The Slatest

DOJ Will Not Charge White Officers for Shooting and Killing Alton Sterling in Baton Rouge

Protesters gather in front of a mural painted on the wall of the convenience store where Alton Sterling was shot and killed, July 6, 2016 in Baton Rouge, Louisiana.

Mark Wallheiser/Getty Images

The Justice Department will not charge the white police officers responsible for shooting and killing Alton Sterling at a Baton Rouge, Louisiana convenience store last July. The DOJ has not yet made an official announcement, but multiple sources are reporting, that it is closing its case against the two white police officers. This is the first instance new Attorney General Jeff Sessions, who has positioned himself as hardliner inclined to back police, has decided not to charge officers for potential police misconduct.

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Video shot on a phone showed the 37-year-old Sterling being pinned down by police officers outside the Triple S convenience store, where Sterling often sold CDs. The police account of the night said they had received a report of a man who fit Sterling’s description threatening someone with a gun outside the store. Both officers were wearing body cameras, but according to the police department, the cameras fell off and did not catch the shooting. In the phone video taken by a bystander, Sterling was already on his back, next to a car before one of officers shouts, “he’s got a gun!” One officer is seen immediately drawing his weapon, and moments later shots were fired. Sterling was shot multiple times in the chest and back and declared dead at the scene. Police say a small handgun was found in Sterling’s pocket.

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From the Times-Picayune:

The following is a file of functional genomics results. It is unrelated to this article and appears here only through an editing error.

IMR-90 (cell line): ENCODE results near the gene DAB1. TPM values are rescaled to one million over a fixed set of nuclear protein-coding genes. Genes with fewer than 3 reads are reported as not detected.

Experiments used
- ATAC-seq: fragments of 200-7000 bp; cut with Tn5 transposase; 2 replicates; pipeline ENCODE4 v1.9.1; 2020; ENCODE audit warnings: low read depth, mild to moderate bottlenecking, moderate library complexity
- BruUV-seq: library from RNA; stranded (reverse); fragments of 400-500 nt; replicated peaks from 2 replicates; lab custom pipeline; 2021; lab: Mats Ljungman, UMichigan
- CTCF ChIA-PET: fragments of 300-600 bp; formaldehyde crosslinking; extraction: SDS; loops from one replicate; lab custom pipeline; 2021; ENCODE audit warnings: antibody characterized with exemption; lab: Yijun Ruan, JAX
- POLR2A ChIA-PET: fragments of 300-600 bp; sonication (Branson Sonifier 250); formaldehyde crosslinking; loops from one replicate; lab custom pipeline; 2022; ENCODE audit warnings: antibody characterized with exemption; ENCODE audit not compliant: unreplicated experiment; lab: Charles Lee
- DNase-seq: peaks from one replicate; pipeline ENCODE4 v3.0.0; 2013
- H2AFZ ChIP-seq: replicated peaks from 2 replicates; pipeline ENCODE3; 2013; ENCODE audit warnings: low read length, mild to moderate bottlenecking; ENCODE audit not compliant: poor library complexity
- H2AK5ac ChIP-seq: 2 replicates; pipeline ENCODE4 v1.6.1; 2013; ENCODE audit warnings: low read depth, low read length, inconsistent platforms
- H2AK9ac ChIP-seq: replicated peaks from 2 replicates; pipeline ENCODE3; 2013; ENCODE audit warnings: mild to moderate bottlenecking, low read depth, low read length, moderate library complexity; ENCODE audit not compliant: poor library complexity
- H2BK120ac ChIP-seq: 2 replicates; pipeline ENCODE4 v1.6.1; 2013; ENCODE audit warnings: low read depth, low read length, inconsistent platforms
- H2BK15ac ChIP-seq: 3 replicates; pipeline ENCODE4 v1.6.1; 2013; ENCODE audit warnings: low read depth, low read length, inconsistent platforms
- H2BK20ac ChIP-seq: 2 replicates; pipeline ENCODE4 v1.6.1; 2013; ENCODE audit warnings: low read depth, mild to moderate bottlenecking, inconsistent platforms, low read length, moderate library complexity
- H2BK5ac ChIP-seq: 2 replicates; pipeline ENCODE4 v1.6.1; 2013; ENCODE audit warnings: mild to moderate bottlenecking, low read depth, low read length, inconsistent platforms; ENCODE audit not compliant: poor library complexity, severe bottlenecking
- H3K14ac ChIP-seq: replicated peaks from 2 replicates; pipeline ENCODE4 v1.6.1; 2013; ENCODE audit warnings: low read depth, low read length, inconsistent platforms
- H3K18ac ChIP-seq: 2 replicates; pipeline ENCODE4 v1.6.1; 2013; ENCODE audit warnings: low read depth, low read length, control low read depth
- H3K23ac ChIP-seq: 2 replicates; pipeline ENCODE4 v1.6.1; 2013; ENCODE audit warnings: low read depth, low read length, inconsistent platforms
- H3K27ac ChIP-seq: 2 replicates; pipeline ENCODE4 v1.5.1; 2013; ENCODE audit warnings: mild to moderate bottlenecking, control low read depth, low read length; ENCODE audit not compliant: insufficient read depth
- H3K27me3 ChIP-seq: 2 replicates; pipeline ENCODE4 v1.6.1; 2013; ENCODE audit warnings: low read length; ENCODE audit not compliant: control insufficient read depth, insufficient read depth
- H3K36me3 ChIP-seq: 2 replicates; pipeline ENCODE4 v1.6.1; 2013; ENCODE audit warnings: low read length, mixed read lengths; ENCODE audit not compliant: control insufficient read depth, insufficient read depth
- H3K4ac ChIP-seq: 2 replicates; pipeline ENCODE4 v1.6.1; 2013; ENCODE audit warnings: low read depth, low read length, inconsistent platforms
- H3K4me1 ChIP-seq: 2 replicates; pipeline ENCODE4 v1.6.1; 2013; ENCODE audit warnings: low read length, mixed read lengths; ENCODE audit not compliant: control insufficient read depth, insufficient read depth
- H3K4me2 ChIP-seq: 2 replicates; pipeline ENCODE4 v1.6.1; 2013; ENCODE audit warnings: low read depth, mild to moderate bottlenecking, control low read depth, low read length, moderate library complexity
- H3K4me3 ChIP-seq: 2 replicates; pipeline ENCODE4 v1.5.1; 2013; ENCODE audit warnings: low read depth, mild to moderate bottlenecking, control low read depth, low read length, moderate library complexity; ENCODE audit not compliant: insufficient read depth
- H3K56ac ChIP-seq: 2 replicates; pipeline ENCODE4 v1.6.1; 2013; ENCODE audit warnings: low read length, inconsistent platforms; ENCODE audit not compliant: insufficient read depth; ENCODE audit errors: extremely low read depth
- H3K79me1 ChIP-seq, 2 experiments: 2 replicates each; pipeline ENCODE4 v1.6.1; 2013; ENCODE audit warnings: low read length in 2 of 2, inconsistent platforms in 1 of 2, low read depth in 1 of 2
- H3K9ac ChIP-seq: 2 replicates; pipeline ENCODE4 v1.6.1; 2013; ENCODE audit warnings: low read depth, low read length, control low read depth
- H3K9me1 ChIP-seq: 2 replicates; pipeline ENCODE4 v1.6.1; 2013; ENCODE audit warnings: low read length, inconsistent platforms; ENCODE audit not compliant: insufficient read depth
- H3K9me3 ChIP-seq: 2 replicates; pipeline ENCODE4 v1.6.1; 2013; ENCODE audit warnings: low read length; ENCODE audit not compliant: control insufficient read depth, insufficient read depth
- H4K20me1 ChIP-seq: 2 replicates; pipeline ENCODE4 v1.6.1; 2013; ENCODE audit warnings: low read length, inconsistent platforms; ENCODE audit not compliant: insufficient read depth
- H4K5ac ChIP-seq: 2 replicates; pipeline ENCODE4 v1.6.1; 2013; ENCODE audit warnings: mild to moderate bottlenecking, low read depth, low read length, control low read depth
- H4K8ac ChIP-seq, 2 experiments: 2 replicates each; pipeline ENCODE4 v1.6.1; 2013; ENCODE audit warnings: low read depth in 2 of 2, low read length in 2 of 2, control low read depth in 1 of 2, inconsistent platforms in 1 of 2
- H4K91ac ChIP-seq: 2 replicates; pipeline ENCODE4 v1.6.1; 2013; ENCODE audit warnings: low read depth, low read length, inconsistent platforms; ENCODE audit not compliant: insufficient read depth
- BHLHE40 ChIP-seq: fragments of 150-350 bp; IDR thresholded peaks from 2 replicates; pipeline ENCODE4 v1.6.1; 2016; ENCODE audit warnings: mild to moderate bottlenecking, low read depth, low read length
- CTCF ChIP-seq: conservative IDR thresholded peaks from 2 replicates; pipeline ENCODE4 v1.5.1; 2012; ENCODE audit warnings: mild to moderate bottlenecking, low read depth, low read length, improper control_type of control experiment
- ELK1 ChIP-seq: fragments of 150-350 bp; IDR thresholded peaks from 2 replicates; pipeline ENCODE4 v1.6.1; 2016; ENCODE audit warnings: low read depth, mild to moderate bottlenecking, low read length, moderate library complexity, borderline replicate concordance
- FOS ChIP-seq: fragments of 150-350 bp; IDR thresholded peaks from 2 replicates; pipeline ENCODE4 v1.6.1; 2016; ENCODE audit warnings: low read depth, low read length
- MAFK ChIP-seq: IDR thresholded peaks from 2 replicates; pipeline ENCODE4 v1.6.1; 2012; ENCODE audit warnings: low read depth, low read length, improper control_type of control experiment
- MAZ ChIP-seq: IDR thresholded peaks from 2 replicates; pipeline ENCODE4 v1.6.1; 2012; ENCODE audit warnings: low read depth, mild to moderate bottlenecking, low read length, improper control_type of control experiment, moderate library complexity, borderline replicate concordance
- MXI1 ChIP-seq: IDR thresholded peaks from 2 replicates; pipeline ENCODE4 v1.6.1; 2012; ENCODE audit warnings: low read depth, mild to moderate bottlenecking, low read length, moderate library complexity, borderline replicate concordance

Sterling was most familiar around town for selling CDs in the parking lot of the Triple S, in largely poor north Baton Rouge. Most days, from late in the afternoon until the early morning hours, Sterling could be found leaning over a table in the parking lot, playing music and selling discs to those in the neighborhood. People called him Alton, “Big A” or just “CD man,” said Jonathon Banks, a frequent customer of Sterling’s.

Sterling’s death came during a particularly traumatic string of police-related violence last year. The day after Sterling was killed, Philando Castille was shot to death by police during a routine traffic stop in Minnesota. One day later, a sniper opened fire amidst protests in Dallas, Texas, killing five officers and wounding seven more.

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In Baton Rouge, as in many cities where similar shootings have taken place, protests broke out following Sterling’s death. The outrage and demonstrations, however, never overheated. “One reason the protests in Baton Rouge didn’t escalate to the violence-filled, store-looting, community-destroying proportions seen earlier in Ferguson, Mo., and Baltimore is that Louisiana officials moved quickly to remove local law enforcement from the Sterling investigation,” according to the Times-Picayune. “[The Governor], with the head of State Police and state legislators from north Baton Rouge by his side, announced the day after Sterling’s death that he was requesting the Justice Department lead the investigation.” A little more than a week after Sterling’s death, tragedy and tumult struck the community again, as a man traveled from Kansas City and ambushed local police officers, killing three Baton Rouge cops.

The decision not to charge the officers has raised concerns among civil rights activists that the Sessions-led DOJ under Trump will not aggressively go after officers who are accused of misconduct. Sessions has already taken steps to scale back mandated police reforms for poorly performing departments. The Department of Justice has another high-profile investigation underway to determine if there was misconduct in the 2014 choking of 43-year-old Eric Garner by officers in New York City.

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